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Are Transition Maps Implied within an Atlas?

Mathematics Asked by Tug Witt on December 12, 2020

From my understanding of (smooth) manifolds, all you need is an atlas to describe a manifold. However, if you have some atlas ?={($U_n$,$phi_n$)} with $n$ charts, we still haven’t defined our transition maps. My questions are:

  • Are the transition maps implied within the atlas (i.e. you can derive all transition maps from a given atlas) or do we have to store our transition maps along with our atlas to prove we have a smooth atlas?
  • If you have $n$ charts within an atlas, does that mean you are going to have something like $n!$ (maybe its a bit more complex than that) transition maps? For example, if $n=3$ and a chart $cin A$, wouldn’t you need a transition map from $c_1 -> c_2$, $c_1 -> c_3$, $c_2 -> c_3$ plus all of the inverses (that are implied)? When don’t you need a transition map between two charts in the same atlas?

2 Answers

You can simply define the transition maps, once the atlas is given.

There is a transition map which I shall denote $psi_{m,n}$ for every pair of indices $m,n$ having the property that $U_m cap U_n ne emptyset$.

The domain of $psi_{m,n}$ is the set $phi_m(U_m cap U_n) subset mathbb R^k$ (I'm assuming implicitly that $k$ is the dimension of the manifold).

The range (or codomain) of $psi_{m,n}$ is the set $phi_n(U_m cap U_n) subset mathbb R^k$.

And the formula for $psi_{m,n} : phi_m(U_m cap U_n) to phi_n(U_m cap U_n)$ is $$psi_{m,n}(p) = phi_n(phi^{-1}_m(p)), quad p in phi_m(U_m cap U_n) $$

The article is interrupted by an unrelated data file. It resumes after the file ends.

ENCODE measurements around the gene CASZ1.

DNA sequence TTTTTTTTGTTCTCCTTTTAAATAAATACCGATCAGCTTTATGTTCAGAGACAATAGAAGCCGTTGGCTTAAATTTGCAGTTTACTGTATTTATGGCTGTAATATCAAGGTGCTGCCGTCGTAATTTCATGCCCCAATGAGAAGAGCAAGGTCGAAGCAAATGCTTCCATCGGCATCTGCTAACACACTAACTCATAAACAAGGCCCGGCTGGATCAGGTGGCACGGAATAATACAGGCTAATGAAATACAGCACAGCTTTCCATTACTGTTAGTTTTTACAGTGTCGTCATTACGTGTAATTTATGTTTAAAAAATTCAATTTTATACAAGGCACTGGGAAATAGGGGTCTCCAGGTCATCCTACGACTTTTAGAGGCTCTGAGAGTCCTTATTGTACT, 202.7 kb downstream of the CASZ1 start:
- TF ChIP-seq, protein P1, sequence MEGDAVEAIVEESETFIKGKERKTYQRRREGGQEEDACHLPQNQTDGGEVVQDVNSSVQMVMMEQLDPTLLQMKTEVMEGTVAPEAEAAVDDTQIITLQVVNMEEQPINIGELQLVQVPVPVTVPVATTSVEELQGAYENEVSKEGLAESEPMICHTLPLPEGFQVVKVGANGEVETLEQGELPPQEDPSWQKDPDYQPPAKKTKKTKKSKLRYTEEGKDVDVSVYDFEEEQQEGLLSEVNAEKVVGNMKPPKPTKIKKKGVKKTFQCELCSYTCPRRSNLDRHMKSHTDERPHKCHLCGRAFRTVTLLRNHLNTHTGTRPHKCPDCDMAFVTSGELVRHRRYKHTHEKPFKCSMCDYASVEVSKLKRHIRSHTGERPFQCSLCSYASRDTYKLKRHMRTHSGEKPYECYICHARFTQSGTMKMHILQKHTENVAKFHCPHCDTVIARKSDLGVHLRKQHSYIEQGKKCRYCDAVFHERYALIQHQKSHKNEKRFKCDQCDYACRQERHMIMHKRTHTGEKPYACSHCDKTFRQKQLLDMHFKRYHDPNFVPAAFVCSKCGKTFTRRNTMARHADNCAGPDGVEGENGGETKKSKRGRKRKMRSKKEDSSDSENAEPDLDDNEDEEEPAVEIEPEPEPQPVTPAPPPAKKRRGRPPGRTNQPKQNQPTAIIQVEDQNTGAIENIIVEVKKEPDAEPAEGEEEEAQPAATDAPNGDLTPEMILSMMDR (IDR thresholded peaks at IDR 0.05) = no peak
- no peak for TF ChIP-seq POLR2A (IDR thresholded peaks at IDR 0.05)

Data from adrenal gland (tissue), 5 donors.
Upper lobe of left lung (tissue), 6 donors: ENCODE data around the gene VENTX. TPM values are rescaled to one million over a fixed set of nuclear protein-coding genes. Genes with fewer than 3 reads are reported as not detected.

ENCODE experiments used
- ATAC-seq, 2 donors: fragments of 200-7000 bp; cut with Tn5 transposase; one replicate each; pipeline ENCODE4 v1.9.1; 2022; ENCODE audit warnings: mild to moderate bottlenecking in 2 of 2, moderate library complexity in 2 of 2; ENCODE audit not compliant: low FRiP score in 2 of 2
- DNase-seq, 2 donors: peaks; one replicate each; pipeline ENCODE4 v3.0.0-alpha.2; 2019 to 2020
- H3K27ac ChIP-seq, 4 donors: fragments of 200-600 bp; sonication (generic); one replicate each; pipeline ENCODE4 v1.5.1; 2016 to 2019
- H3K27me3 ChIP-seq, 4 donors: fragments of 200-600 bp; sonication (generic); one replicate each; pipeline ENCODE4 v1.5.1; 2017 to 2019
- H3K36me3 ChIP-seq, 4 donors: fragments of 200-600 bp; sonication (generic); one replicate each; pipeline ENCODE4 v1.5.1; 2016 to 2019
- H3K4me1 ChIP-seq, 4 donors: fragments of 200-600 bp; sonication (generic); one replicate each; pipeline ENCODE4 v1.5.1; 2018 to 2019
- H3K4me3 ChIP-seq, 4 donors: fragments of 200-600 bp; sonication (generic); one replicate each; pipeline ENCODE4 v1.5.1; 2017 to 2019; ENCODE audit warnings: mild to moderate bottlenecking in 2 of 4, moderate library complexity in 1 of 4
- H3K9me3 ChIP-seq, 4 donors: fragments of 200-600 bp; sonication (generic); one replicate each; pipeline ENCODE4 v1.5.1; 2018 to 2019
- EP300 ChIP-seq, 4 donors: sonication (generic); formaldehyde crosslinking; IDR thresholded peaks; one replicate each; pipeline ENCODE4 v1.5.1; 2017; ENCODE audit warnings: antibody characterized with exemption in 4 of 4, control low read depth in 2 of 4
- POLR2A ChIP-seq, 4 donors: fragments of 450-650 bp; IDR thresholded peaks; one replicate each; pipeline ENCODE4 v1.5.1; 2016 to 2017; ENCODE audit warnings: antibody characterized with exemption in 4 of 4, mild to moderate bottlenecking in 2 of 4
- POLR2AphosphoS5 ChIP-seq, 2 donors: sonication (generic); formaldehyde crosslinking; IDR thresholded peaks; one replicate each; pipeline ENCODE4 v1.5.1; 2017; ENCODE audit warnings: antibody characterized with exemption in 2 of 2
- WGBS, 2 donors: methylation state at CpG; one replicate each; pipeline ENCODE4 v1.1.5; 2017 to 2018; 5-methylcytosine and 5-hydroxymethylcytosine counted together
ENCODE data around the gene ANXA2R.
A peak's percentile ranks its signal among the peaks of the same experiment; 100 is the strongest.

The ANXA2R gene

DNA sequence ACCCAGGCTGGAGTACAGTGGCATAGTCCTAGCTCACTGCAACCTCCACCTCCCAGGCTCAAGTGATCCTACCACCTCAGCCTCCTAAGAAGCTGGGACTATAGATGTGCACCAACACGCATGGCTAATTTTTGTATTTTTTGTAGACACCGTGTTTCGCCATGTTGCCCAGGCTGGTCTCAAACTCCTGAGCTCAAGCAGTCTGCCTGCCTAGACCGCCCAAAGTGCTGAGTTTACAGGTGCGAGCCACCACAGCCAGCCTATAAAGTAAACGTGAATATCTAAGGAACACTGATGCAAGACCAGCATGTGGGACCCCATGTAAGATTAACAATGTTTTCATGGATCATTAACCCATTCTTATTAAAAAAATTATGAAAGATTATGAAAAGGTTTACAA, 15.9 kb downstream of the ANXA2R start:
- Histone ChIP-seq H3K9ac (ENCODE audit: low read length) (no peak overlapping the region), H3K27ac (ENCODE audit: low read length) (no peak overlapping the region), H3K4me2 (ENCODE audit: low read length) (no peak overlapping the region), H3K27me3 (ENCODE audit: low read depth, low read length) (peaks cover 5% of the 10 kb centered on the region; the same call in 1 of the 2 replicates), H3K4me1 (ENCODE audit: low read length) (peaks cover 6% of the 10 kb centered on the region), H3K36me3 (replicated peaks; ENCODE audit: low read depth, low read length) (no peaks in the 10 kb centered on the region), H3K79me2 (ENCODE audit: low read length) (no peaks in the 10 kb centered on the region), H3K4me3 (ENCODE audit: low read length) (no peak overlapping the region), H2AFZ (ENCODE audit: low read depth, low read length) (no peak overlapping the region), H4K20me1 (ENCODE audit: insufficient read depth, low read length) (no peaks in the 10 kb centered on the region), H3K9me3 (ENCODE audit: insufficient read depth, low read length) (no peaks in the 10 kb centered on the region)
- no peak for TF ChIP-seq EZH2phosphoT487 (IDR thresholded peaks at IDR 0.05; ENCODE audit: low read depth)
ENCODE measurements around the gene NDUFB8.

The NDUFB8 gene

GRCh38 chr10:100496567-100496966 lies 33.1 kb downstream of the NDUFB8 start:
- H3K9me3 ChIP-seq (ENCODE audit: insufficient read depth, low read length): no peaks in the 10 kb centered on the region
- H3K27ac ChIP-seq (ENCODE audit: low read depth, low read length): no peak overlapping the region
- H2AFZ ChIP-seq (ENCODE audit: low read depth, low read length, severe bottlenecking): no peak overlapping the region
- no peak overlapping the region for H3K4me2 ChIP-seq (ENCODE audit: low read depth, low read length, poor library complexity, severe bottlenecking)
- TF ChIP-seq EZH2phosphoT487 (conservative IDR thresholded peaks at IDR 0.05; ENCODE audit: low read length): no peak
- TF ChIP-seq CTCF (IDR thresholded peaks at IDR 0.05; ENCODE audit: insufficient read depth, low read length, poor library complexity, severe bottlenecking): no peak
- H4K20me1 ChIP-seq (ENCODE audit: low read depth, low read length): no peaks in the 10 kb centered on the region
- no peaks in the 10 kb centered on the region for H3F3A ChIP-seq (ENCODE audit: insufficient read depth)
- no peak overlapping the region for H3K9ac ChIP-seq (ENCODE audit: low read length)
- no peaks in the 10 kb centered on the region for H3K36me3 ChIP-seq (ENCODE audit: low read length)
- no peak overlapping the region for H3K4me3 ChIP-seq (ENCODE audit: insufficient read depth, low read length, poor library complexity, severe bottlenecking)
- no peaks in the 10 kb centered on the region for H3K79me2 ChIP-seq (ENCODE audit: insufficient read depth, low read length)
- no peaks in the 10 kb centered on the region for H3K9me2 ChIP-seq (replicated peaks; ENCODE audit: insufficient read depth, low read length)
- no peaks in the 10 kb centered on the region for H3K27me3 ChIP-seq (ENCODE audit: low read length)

Also, once all of this is written down, one can use the definition of a manifold together with the Invariance of Domain Theorem to prove that the domain and range of $phi_{m,n}$ are both open subsets of $mathbb R^k$, and one can show that $psi_{n,m}$ is an inverse map of $psi_{m,n}$, hence each transition map is a homeomorphism from its domain to its range.

And once that is done, you can now ask yourself questions that are aimed at determining whether your manifold is a $C^infty$ manifold, or a $C^2$ manifold, or a $C^1$ manifold or whatever smoothness property you want. Namely: Are the functions ${psi_{m,n}}$ all $C^infty$? or are they all $C^2$? or $C^1$?

Correct answer by Lee Mosher on December 12, 2020

Once you have the charts $phi_n$, the transition maps are determined, as $phi_mcircphi_n^{-1}$. (That uses my favorite convention for the direction of these maps; you might need to move the "inverse" if your convention is different.)

Answered by Andreas Blass on December 12, 2020

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